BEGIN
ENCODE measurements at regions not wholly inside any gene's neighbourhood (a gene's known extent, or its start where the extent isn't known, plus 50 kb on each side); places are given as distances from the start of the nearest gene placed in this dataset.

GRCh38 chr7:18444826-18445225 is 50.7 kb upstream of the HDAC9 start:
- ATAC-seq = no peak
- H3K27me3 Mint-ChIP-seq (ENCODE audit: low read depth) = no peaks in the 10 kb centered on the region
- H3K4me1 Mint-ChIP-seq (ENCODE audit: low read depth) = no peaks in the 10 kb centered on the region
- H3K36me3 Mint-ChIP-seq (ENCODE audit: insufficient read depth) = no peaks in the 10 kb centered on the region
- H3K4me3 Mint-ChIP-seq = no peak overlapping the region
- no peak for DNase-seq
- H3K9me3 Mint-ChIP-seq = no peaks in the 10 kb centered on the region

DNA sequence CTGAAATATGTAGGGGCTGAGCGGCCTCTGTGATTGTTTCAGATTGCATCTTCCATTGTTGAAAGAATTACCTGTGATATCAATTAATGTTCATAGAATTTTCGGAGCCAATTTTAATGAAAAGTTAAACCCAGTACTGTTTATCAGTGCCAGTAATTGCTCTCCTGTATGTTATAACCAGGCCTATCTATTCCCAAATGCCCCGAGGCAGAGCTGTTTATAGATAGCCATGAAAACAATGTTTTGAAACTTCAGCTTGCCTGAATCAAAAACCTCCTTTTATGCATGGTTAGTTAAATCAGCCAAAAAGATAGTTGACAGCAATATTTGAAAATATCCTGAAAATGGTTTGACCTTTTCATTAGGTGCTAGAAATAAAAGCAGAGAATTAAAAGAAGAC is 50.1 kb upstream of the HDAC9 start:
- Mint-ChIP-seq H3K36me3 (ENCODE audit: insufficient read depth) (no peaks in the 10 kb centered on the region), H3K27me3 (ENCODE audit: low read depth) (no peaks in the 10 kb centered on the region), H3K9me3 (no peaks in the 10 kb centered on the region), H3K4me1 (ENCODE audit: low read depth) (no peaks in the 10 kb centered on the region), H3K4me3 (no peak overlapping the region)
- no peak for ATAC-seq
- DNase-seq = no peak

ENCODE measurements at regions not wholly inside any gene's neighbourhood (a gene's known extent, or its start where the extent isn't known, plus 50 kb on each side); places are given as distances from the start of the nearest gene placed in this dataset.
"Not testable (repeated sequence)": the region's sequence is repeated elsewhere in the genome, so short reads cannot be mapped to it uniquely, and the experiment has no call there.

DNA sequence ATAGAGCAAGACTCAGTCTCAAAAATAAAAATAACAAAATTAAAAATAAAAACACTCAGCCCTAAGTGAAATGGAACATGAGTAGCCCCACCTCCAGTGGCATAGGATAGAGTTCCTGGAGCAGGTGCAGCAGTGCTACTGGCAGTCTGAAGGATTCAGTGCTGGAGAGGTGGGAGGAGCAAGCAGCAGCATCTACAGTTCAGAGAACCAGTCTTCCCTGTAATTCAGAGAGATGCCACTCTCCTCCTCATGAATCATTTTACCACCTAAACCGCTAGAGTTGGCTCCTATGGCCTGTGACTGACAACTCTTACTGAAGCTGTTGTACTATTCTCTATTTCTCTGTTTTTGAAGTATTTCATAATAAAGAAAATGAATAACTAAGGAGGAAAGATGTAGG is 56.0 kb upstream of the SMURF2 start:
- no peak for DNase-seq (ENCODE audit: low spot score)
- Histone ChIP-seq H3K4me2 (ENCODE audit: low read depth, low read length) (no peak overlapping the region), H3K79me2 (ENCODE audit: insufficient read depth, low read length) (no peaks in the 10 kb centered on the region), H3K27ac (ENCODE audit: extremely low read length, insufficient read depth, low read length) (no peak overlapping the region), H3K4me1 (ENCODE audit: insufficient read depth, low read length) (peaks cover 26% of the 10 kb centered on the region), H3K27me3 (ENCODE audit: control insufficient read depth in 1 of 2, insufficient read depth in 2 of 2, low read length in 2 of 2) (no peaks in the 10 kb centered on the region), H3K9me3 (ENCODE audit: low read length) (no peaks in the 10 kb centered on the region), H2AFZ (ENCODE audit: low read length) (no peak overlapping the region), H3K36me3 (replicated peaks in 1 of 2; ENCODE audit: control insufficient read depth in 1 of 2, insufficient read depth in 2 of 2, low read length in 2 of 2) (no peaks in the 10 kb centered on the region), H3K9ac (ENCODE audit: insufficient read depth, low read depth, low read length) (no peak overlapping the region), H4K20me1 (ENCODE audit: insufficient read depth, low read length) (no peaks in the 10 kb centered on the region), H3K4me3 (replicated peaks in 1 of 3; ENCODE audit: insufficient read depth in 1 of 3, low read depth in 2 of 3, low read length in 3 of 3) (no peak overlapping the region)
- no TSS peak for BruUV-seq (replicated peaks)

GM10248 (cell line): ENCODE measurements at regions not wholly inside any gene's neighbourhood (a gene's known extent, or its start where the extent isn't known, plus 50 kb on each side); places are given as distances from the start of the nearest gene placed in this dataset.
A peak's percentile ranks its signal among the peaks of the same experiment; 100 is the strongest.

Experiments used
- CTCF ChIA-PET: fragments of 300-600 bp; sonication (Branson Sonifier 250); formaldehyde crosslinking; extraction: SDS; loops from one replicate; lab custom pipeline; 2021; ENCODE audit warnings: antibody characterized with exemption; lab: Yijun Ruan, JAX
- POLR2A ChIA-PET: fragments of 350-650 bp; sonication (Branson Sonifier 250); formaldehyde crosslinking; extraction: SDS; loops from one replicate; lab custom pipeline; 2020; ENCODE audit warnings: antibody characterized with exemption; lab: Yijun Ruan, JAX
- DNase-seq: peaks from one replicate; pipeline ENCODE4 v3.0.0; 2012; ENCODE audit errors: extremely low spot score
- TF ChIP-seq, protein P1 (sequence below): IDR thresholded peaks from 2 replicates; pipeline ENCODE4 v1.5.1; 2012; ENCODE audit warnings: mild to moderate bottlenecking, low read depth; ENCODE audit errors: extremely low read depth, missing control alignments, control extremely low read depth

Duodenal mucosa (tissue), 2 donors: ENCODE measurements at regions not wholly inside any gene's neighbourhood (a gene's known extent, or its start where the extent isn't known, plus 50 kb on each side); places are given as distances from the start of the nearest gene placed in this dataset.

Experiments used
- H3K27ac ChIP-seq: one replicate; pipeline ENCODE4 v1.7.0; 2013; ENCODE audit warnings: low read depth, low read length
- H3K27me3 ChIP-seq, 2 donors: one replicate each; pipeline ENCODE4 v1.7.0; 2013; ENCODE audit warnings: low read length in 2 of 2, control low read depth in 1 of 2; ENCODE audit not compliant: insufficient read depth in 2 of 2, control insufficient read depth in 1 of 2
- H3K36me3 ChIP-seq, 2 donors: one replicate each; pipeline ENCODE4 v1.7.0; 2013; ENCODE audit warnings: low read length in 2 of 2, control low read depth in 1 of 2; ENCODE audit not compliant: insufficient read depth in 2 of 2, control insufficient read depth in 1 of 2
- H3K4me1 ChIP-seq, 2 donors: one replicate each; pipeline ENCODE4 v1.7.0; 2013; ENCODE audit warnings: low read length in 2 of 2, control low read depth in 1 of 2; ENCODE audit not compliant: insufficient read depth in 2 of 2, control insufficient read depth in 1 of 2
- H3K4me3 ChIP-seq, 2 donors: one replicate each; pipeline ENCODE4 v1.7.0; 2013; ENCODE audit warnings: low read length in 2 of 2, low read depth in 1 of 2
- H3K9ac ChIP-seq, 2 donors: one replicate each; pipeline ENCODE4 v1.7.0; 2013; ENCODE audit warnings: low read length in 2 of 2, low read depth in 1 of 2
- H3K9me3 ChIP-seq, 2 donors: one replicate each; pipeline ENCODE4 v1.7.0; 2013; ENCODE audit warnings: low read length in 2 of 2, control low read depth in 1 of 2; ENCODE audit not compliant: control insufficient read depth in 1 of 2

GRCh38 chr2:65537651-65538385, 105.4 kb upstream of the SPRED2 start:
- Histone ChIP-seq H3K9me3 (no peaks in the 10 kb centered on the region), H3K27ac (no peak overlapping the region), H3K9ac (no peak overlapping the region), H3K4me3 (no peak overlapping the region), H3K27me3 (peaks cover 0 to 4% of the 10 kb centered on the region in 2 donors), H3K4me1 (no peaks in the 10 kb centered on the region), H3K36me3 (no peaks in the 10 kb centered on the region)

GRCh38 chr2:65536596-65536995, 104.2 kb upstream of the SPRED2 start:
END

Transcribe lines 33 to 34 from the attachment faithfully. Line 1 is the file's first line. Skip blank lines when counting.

- H3K4me3 ChIP-seq, 2 donors: one replicate each; pipeline ENCODE4 v1.7.0; 2013; ENCODE audit warnings: low read length in 2 of 2, low read depth in 1 of 2
- H3K9ac ChIP-seq, 2 donors: one replicate each; pipeline ENCODE4 v1.7.0; 2013; ENCODE audit warnings: low read length in 2 of 2, low read depth in 1 of 2